Clients have short memories. Unless you find a way to stay “top of mind”, clients can easily be distracted by the first pretty travel opportunity that walks their way. With every newspaper travel section, television commercials and consumer magazines filled with travel advertising, your clients will see lots of different avenues to fulfill their travel desires. You want them to think of you when they think of travel, but until you have them properly trained, it is easy for them to be distracted elsewhere.
As simple as it may sound, many travel consultants simply fail to ask for the privilege of communicating with potential clients, and even their own clients, on an on-going basis. People love to talk about travel – where they have been and where they want to someday go. Those conversations are terrific opportunities to say “I run across great travel opportunities to [pick your destination] all the time. Would you like for me to send them your way so you can browse them?” Asking for permission to communicate with clients is an important step in gaining the trust Read the rest of this entry »
A good first impression is a key element in establishing the tenor of your relationships. Whether you are meeting clients for the first time, being interviewed by the press or speaking before a room of people, people evaluate you very quickly. The first rule of good first impressions is to always be yourself, smile and relax. Put the other person or people at ease, and you are well ahead of the game. You do not have to give up any aspect of your unique personality to create a good first impression. Read the rest of this entry »
We started the week out discussing the importance of setting expectations. We have covered how to be assertive, to make good first impressions and how to be heard. But all of the above is of little benefit without a simple ingredient: clarity on what you want to convey to the world around you. Don’t get me wrong. It’s not all about you. Your conversations with clients are going to be predominantly about what THEY want. However, as a professional, the course of the conversation should be directed by you. Without clear direction, you and your clients will talk to each other rather than with each other.
We tend to have an unrealistic assessment of the degree of clarity we possess about even our most basic needs and wants. Let me give you an example. Read the rest of this entry »
How can you be certain the person to whom you are speaking hears you? I mean hears you in a way that lets you know that they were really listening? How do you persuade someone that your point of view has legitimacy? How do you make the emotional connection necessary to good communication without losing control of your emotions? Good questions all. The travel agent with a loyal following is almost certainly an expert in communication skills- a worthwhile study, indeed. Read the rest of this entry »
Listening is a very important part of conversation. Yet, if we are honest, most of us would admit to needing to sharpen our listening skills. Listening well means we not only hear what the other is saying, but striving for understanding. Paying close attention to conversation means listening carefully and not being distracted by what is going on around you. It also means quieting your own internal dialogue. When a person perceives that you are engaged in what they are saying, they more quickly respond to your comments and suggestions. In fact, listening well is the first step in being heard. Read the rest of this entry »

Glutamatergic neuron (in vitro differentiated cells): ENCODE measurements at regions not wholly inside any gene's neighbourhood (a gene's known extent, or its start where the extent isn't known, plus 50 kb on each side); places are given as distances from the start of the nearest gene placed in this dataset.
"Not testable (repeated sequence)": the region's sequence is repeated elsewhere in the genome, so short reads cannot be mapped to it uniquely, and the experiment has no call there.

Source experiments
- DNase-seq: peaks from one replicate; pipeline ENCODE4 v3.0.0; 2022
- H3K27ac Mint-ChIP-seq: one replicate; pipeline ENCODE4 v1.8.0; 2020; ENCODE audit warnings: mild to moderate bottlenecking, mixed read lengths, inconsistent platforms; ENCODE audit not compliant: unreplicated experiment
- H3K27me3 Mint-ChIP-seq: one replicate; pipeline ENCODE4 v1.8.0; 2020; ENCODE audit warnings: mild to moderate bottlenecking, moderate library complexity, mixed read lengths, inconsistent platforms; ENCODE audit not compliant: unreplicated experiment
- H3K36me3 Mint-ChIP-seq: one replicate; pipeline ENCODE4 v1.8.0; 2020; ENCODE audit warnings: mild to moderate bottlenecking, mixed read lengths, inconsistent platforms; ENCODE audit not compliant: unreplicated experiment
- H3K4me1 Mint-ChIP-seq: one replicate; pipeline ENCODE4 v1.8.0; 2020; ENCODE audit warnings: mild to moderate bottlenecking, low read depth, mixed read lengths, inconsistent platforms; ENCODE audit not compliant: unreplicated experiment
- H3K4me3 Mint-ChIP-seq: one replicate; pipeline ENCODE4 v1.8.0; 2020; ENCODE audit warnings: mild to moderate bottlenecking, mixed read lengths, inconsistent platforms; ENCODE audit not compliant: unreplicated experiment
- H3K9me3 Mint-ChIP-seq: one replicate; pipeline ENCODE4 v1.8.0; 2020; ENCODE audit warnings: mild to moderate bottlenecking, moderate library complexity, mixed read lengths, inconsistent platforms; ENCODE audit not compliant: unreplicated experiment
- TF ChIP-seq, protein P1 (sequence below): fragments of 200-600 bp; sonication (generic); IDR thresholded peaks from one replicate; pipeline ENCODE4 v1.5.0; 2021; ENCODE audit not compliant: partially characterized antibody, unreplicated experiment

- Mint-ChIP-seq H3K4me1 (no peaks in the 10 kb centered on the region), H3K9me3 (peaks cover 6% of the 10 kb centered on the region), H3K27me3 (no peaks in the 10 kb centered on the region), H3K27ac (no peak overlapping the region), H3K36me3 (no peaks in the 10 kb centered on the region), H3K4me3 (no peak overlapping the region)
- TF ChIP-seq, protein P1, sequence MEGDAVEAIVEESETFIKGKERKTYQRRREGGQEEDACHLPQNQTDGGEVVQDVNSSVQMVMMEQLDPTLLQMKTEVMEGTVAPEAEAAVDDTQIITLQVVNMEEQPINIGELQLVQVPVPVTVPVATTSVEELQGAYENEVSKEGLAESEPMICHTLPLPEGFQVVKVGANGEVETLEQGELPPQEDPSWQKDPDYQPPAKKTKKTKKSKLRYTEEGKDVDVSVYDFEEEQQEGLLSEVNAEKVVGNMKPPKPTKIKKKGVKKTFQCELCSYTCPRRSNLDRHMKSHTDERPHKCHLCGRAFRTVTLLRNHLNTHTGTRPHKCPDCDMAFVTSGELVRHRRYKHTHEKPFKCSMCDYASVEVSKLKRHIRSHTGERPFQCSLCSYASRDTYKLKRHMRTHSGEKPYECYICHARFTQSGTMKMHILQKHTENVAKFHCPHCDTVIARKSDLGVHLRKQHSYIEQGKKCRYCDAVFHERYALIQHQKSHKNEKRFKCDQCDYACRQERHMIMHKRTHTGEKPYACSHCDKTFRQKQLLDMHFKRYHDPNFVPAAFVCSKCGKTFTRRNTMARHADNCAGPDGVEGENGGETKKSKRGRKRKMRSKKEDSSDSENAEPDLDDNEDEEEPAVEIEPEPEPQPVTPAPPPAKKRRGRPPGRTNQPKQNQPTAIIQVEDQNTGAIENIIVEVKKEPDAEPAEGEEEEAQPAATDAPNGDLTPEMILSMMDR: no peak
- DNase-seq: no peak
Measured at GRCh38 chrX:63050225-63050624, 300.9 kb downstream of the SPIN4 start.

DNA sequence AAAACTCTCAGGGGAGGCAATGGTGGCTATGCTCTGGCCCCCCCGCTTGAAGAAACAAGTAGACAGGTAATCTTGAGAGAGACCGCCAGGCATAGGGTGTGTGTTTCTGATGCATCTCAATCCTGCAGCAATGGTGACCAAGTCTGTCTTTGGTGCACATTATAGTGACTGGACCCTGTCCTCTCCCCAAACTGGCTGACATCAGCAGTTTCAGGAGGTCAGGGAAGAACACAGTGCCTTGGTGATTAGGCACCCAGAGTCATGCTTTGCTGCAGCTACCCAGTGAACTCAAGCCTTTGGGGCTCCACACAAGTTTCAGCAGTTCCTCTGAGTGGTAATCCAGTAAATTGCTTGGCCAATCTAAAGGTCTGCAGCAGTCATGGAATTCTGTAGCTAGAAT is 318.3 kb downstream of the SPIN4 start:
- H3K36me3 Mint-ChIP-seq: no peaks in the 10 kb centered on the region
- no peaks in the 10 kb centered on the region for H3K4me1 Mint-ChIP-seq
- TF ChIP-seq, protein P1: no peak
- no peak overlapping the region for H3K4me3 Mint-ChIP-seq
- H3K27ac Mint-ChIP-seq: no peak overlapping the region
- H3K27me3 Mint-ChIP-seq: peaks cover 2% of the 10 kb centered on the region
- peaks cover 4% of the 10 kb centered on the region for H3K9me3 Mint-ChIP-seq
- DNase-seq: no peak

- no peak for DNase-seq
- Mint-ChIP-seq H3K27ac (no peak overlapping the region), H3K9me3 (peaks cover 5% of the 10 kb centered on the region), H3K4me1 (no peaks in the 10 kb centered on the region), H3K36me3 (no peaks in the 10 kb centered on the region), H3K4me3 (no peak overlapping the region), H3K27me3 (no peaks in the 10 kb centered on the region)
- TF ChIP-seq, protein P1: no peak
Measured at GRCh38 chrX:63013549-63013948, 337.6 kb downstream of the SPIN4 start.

Not every travel agent is comfortable being assertive. Yet, unless the travel counselor takes charge of their many relationships, they risk performing far below par. There are times when an agent must be assertive with clients, with co-workers or suppliers. But how can you be assertive without being “pushy” or rude? Is it possible to be assertive, maintain integrity and still be fair to all involved? It is, and an analysis of how to properly assert yourself is a valuable tool in communicating with others.
First, understand the appropriate context and definition of being assertive. Being assertive is different from being aggressive. Read the rest of this entry »
Yesterday we established that your brand is the total sum of people’s perceptions about your company (or about you personally as a travel agent). Too often, branding happens without any intentional thought or direction – the company’s brand simply evolves from customer experience. If the travel agent is very good at what he or she does, excellent at communication and customer service, an unconscious approach to branding will work, but never as well as a directed, focused branding strategy. The goal of a branding strategy is to create an association in the mind of the public with you and travel – when clients think of travel, they think of you in the positive light you intend. In fact, they would not think of traveling without thinking of contacting you. It is possible to build this sort of strong, emotional connection with your clients and the public but it requires a concerted and consistent effort on your part. Read the rest of this entry »
Speaking in front of a group is daunting to many travel planners. Yet, it is one of the most effective ways to market a travel practice. By virtue of being in front of an audience, you are deemed an expert and therefore a valuable “go-to” resource. Speaking in front of groups is one of the most important ways travel professionals can raise the profile of their travel practice in a community and gain new clients.
Learning the art of public speaking is not as difficult as many think. A few tips will have you on your feet in front of a group in no time. The secret to being comfortable speaking in public is to know your subject matter well. Stick with topics you know, to which you can speak extemporaneously. There is no substitute for practice.